Jackie Macri ’09 helps patients recover as a music therapist
On a keyboard, Jackie Macri ’09 bangs out chords that open the song “Rolling in the Deep.” Propped in the wheelchair next to her, Uri Acosta drops her voice to a register that seems deeper than her 12 years.
“There’s a fire starting in my heart,” she sings, her brow creasing from the effort. “Reaching a fever pitch, and it’s bringing me out the dark.”
Acosta probably doesn’t know jilted anger on the same level as the song’s author, Adele. But the girl knows pain. And she knows how Macri, her music therapist for about half her life, can use a song to bring her “out the dark.”
On bad days, when the pain of trying to straighten her legs is too much, Acosta only wants to sing until it doesn’t hurt any more.
On good days, Macri and Acosta invent languages, make goofy noises, and joke in a way that makes more sense when you’re 12. Today is a good day.
Walls of windows in the occupational therapy room at Shriners Hospital for Children gaze over miles of North Philadelphia rooftops. The room is painted and appointed to resemble a city, complete with a grocery store, roads, and a town square. In one corner of fake buildings marked Independence Square, Macri keeps her studio—really a closet-sized room hung with guitars and ukuleles. Acosta enters through the gate and promptly tells Macri she has a stomachache.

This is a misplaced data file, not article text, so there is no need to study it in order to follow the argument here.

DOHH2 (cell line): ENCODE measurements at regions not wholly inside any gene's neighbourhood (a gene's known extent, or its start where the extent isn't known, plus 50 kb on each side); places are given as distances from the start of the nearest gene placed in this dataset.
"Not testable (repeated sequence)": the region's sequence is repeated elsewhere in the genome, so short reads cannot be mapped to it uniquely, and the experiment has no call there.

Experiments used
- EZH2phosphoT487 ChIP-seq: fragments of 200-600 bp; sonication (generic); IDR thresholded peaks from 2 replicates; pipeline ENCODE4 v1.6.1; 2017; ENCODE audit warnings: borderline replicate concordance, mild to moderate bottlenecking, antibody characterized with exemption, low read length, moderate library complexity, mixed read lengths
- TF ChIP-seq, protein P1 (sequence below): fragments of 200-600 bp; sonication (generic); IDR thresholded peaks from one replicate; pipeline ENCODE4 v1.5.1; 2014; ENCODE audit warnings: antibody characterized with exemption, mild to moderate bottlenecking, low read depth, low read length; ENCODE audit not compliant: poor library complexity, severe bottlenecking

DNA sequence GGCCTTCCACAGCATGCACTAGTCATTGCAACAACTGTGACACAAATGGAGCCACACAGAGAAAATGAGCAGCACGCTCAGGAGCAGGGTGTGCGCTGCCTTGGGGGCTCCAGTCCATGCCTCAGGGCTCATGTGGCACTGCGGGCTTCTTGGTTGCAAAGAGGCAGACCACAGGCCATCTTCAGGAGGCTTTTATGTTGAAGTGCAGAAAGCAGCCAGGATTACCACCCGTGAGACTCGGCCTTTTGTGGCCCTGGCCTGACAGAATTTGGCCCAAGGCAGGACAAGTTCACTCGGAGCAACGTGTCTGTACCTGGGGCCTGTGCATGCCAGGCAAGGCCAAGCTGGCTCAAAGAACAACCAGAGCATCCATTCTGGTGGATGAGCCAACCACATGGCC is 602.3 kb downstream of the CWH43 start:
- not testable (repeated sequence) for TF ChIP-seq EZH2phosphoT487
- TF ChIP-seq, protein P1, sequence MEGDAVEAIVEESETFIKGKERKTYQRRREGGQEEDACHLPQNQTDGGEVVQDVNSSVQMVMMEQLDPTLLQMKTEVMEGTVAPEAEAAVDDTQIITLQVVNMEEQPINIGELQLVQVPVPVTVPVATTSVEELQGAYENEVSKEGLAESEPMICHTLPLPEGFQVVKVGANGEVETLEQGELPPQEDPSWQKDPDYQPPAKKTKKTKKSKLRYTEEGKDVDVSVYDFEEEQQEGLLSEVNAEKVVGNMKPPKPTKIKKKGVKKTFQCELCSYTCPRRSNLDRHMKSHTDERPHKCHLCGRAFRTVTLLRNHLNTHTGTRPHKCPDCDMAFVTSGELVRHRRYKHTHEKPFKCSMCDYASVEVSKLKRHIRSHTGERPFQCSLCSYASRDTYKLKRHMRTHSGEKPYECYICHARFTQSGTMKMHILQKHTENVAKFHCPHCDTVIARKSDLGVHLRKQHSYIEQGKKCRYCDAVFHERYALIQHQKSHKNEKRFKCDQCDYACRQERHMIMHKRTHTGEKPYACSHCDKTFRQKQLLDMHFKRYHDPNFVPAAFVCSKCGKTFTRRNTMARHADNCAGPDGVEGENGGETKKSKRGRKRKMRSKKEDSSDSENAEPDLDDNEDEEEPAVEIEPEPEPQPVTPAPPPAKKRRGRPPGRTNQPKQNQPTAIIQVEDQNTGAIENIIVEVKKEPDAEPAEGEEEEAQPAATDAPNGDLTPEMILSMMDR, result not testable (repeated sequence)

It evaporates soon after Macri sits at her keyboard. For a silly vocal warm-up, they trill like horses on helium, screech like dolphins on a date, and shout “Ma!” like toddlers with megaphones.
Soon they’re speaking in funny accents that seem to meld German and French.
“It’s from a planet,” Acosta says, “where they speak … how do you put Uri and Jackie together? … Uraki!”
Macri hoots. “Uraki?! I like that. That sounds like a real language. All right. Let’s try Bruno.”
And they try “Grenade” by Bruno Mars. It’s silly; it’s fun, but the connection Macri and Acosta have forged is essential.
Acosta, who is staying in a nearby Ronald McDonald House on an extended trip from Colorado, was born with arthrogryposis multiplex congenita, a condition that causes her legs and arms to bend permanently. Doctors have straightened her legs with surgery, and now Acosta is trying to learn to walk via hours of painful physical therapy.
Macri’s music, as it has for so many other children facing a litany of maladies from birth defects to gunshot wounds, helps pull Acosta through.
The healing benefits of singing, playing an instrument, and listening to music are well-documented. Studies show music therapy reduces the perception of pain, boosts the immune system, decreases stress and anxiety, and can help improve everything from a patient’s speech to memory to balance.